September 11, 2001 : Attack on America
Governor George E. Pataki's Remarks to the Joint Session of the Legislature; September 13, 2001

Governor George E. Pataki's
Remarks to the Joint Session of the Legislature
September 13, 2001

Today, we join together as a State, and as a nation, to pray for the victims who were lost on one of the darkest days in American history.

We pray for the children who will go to bed this evening without their mothers and fathers. We pray for the mothers and fathers who've lost the children they loved. We pray for the husbands and wives who will return to empty homes. We pray for the firefighters, police officers and rescue workers who died while committing extraordinary acts of heroism.

We pray, also, for this great nation of ours, a nation that is free, a nation that is strong, a nation that is united in grief. For we know that the freedom we so cherish as Americans – for which hundreds of thousands of Americans have sacrificed their lives – exposes us to the wicked, the murderous, the cowardly forces of hate.

December 7th will always be known as a "Day of Infamy." So, too, September 11th, from henceforth, will be known as the day a dark cloud descended across America. But clouds always pass. The sun always breaks through. And we know as Americans that God's light will again shine across this land, and that our free and strong people will prevail.

The forces of evil that committed this atrocity have caused pain that will last for generations, pain that has claimed the lives of innocent men, women and children. But evil never prevails. Freedom, despite its vulnerabilities, will always prevail.

And I am confident that President Bush and a united American Congress will strike back -- swiftly and strongly -- against the forces of terror and the nations that harbor them. We will stand with the President in those actions.

New Yorkers have always stood strong, firm and together in times of crisis and human hardship. Already, we've seen the extraordinary heroism of our firefighters, police officers, rescue workers, and everyday citizens. We've seen the indomitable spirit of New Yorkers, pulling together to overcome the most horrendous, destructive and murderous act of terrorism in history.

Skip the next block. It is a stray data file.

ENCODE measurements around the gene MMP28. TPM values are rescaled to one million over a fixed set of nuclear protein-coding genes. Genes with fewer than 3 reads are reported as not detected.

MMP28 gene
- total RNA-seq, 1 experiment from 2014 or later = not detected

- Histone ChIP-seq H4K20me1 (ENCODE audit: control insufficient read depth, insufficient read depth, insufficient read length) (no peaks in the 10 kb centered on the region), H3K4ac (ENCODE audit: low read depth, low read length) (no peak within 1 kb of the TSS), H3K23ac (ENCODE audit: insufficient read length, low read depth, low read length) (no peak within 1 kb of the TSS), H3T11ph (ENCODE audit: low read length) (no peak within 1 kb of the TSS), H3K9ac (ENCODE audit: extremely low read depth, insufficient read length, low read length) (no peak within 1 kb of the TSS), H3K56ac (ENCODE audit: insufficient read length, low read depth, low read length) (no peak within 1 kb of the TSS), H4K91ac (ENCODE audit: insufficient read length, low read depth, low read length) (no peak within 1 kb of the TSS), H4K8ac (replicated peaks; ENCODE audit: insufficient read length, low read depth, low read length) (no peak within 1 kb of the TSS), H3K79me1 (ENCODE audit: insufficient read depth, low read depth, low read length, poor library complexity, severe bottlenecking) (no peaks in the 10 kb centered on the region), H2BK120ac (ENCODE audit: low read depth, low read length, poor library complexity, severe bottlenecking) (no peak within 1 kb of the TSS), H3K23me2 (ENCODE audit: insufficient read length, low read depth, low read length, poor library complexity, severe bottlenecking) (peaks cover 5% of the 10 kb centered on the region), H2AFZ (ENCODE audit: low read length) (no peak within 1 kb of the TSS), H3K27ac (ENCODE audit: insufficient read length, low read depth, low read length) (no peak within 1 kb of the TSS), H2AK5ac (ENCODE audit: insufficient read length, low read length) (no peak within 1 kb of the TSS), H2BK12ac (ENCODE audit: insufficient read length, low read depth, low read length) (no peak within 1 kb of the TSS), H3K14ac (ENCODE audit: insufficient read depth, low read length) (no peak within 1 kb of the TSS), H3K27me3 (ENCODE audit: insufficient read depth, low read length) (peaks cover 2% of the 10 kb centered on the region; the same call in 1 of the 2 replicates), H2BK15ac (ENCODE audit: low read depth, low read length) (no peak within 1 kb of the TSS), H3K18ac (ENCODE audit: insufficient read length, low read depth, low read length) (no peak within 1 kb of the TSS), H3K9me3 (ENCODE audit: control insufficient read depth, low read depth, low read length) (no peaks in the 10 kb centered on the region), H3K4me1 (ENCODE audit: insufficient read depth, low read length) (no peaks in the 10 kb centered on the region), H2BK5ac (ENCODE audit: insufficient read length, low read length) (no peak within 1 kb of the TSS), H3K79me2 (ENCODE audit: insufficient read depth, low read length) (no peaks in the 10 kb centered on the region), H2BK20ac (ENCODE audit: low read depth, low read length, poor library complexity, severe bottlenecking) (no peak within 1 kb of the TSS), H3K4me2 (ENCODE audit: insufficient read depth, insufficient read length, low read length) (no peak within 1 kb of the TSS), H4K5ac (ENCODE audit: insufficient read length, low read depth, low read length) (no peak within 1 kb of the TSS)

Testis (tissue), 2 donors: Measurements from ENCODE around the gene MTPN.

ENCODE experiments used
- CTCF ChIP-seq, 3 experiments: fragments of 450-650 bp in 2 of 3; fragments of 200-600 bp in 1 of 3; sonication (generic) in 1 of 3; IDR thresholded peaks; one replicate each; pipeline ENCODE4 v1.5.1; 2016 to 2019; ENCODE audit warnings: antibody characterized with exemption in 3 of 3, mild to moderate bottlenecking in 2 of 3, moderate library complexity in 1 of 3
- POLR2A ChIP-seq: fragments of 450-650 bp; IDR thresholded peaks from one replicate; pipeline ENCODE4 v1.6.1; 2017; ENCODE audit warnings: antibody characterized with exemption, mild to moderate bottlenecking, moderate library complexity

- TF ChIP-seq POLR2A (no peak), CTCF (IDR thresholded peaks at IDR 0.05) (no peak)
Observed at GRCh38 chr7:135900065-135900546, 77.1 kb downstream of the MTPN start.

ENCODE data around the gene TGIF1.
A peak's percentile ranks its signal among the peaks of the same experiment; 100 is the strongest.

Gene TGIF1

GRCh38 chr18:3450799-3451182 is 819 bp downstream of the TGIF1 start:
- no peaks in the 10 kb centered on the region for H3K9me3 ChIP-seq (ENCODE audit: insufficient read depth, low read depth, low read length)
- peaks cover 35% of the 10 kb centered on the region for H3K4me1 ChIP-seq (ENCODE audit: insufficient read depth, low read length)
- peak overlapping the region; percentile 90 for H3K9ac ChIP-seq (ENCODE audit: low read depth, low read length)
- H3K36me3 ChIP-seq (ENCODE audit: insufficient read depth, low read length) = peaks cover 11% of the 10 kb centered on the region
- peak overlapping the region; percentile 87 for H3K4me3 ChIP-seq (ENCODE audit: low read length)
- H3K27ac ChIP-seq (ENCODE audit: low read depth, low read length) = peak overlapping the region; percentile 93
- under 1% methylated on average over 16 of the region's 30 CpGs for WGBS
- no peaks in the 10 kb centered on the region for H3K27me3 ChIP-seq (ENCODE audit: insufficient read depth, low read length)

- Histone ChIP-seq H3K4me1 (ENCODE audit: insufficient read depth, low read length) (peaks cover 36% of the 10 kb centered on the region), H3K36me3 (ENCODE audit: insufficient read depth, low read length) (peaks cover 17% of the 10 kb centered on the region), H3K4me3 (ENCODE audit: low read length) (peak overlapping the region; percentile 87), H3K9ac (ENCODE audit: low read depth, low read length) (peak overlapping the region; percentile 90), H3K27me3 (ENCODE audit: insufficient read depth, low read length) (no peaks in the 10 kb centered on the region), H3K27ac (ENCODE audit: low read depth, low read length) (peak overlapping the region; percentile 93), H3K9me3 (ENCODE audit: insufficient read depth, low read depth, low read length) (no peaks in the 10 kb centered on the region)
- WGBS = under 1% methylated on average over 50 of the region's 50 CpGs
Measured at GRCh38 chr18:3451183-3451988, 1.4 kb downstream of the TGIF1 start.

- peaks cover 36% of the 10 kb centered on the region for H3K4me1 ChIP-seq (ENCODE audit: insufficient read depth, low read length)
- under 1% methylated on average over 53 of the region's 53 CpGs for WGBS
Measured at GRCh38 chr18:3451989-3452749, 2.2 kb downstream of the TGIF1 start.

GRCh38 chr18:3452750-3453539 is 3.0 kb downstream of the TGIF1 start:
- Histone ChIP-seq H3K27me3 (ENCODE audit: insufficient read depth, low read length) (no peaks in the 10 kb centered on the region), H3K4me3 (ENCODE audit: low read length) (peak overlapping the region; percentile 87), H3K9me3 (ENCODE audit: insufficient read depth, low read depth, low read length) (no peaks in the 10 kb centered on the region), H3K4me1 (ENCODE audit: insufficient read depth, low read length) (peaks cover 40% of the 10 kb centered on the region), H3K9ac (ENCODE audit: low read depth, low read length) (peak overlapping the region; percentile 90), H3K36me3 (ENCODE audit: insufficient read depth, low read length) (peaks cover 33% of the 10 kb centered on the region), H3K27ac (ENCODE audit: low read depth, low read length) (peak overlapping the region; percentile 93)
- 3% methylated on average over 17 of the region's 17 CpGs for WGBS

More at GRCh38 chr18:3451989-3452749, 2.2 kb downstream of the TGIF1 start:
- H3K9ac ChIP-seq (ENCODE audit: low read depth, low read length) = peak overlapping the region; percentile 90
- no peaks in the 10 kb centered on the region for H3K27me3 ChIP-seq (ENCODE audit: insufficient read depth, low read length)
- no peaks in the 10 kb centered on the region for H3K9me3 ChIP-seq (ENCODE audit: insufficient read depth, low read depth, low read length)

We owe a deep debt of gratitude for the heroism of the thousands who have been risking and continue to risk their lives to help with the relief effort. We thank President Bush for the extraordinary aid he has provided. And we owe profound thanks to Mayor Giuliani and his team for the tremendous leadership they have shown.

This crisis has tested – and will continue to test – the resolve and the resilience of New Yorkers like never before. But ultimately, the courageous and resilient spirit of our people will prevail over this cowardly act of hatred.

Yesterday I was at Bellevue Hospital visiting injured firefighters. I stood at the bedside of a Lieutenant, thanked him for his courage, and told him he was a hero. And he smiled and said, in a thick New York accent: "What'd you expect? I'm a New Yorker." But then the smile left his face as he spoke about his partner, who was missing. With tears in his eyes, he told me his partner was the father of ten children.

I told him that those children will not be alone. We will stand with them. We will stand with all of these heroes, and we will stand with the children and family members they left behind. We will walk alongside them during this difficult time in their lives.

They are now a part of us. They will be a part of New York, and America, forever.

The people of this State are united as never before.

I've seen New Yorkers lined up for blocks, waiting to donate blood at Cabrini Hospital. I asked one woman why she was there and she said "I have to be here." I've seen injured firefighters at St. Vincent's, begging to leave their hospital beds, so they could rejoin their comrades in the rescue effort. All across our State, people are volunteering to help however and wherever they can. In this time of crisis, we can draw strength from that spirit of unity, and from the compassion of our people.

There is nothing we cannot accomplish when we are united behind a common purpose. It is that common purpose that brings us here today. For today, the issues that occasionally divide us seem small. Today, we are united in our commitment to rebuild our great City and to rekindle the spirit of our people.

And because we are unified, I know we will be unanimous in the action we take today to help put this crisis behind us.

Make no mistake: We will not just survive this disaster. Nor will we simply overcome it. We, the people of New York, will join together, united in strength, and lift New York to its greatest day.

We face a long and difficult road. But we face it together.

These unspeakable acts have shattered our City and shocked our nation. But they have not weakened the bonds that unite us as New Yorkers, and as Americans – as those who love freedom – and, ultimately, as those who love one another.

Our strength will defeat this evil. Our spirit will overcome this atrocity. And, together, this land of the people, and by the people, will soar higher than even our beloved twin towers.

Thank you. God bless the great people of New York. And God bless America.

U.S. Government Website

September 11 Page

127 Wall Street, New Haven, CT 06511.